** On September 16, I edited this post to remove the photos of my friend getting hit and the name of the guy who did it.  When I was shown pics of the incident, I was angry and wanted to let my friends know how much it upset me on what was otherwise an excellent day.  I did not intend for this post to get so much attention (naive of me, now I see) or to turn this blog into a forum for debating something best left to the triathlon governing body to decide.  

I did not have video footage of the incident when I wrote the original post.  I included the two photos I got from Alison's husband and his friend (taken from 2 different phones, hence the difference in quality).  Someone did capture the incident on video, and I understand that the footage has been sent to USAT for them to use in their evaluation of whether to punish the athlete.

My goal in this post was to celebrate my amazing friend Dan Berlin, who has become a marathoner and triathlete despite the horrible effects of macular degeneration; and to recognize my friend Alison, who completed her first 1/2 Ironman and crossed the finish line surrounded by her 3 children and 6 others who came to the race with their parents to cheer her on.  Alison spends much of her energy helping others and receives a lot of love in return.

If you'd like to congratulate my friends on their accomplishment, feel free to leave a comment.  I've removed all comments from "anonymous" -- there's no reason to hide your identity here.  If you're interested in reading about the experience of cycling 1,700 miles of the Lewis & Clark Trail this summer with my 6-year-old daughter and 12-year-old son, check out some of the earlier posts.  Of the many amazing moments from this 2-month trip, the best was experiencing the kindness of strangers.  I'll do my best to keep this blog positive and hope to turn the strangers who visit into friends.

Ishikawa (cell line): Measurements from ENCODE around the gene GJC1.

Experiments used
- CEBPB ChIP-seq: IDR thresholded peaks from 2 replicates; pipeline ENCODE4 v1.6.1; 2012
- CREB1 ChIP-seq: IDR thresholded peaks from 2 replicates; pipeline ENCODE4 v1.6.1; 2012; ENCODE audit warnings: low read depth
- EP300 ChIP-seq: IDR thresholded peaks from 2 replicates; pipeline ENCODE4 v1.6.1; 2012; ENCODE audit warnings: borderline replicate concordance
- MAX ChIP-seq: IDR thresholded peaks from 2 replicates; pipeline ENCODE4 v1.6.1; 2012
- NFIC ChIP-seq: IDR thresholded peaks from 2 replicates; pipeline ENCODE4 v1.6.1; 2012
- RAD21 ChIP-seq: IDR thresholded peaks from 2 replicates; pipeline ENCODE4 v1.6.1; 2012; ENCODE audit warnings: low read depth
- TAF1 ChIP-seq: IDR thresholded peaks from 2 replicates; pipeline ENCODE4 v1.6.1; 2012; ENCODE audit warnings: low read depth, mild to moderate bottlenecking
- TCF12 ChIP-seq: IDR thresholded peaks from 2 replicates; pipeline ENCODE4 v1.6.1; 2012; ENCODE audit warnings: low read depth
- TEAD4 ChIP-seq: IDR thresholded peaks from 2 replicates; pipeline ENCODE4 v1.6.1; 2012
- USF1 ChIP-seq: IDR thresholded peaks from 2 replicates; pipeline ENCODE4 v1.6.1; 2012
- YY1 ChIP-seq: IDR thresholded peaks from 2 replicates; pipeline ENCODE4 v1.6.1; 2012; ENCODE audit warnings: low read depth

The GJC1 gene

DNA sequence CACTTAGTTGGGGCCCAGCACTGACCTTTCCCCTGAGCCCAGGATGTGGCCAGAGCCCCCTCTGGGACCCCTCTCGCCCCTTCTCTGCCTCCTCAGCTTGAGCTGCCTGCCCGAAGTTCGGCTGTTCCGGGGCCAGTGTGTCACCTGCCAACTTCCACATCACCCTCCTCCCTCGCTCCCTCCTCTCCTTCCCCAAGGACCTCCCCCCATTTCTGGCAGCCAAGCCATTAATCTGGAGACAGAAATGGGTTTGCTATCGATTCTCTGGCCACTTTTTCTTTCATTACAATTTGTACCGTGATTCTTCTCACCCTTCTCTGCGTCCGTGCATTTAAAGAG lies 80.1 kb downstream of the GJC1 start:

(Written on Sunday, Sep 8, 2013)
I did the Toughman triathlon today (1.2 mile swim, 56 mile bike, 13.1 mile run), serving as a guide to my friend Dan Berlin, who lost his sight to macular degeneration.  My friend Alison Berna did the race too, her first ½ Ironman (showing off her knowledge of the periodic table, she called it her first 1/2 Feman).  It’s a well organized event in a beautiful setting.  Here are some highlights & lowlights from the day: 

Most annoying part of the day: waking up at 3:45 a.m.  My mind: “Hey body, it’s time to wake up.”  My body’s response: [deleted for excessive use of profanity]

Most impressive: watching Alison breeze through the race, as if it were no big deal.  Dan and I saw her several times throughout the event, and she was always smiling and moving smoothly.  She even assisted a deaf athlete during the 1.2-mile swim who asked her to stay by his side, in case he needed help.

Most awesome: sharing the race with Dan Berlin.  He doesn’t let being visually impaired stop him from accomplishing ambitious goals.  He rocked the course and, no doubt, challenged the assumptions of perceived limitations held by the many people he passed during the race.

Most beautiful: the views of the glistening water and dramatic waterfall as we ran along the top of the Croton Dam during the race.

Most entertaining: as we drove out of NYC at 4:30 a.m., watching drunk revelers squeezing the last bit of fun out of the remains of the night.

Most anger provoking: An elite athlete was running hard as Alison was headed in the other direction.  Alison turned to wave to her cheering kids and got in his way. I've been in that runner's situation before and understand how frustrating it can be to have to dodge another athlete as you're pushing hard at the finish of a race.  I've yelled sternly, "Watch what you're doing!" or "Be careful!"  The guy chose to hit her hard with his right hand.

Alison’s husband and friends captured everything on film, and the race director has reported the incident to USAT, the governing body of triathlon races.  In an example of something good coming from something bad, Alison met Dr. Bill Begg.  A fellow competitor in the race, he saw her crying after she had been hit and asked if she was okay.  The two ran together for the next 8 miles.  The director of medical services at Danbury Hospital, Dr. Begg treated victims of the Sandy Hook Elementary School massacre and founded United Physicians of Newtown, a group of doctors that came together with a single platform on gun control after the attack.  Cool dude and now another of Alison’s many friends.

Oh, and for those of you who read the previous blog: to his great relief, Sho made the middle school soccer team.  I joked that now he can’t be like Michael Jordan, but he said he’s fine with that.

Here are some pics:
The Toughman crew: Dan Berlin, Alison Berna, me (Charles Scott)

Alison with Dr. Bill Begg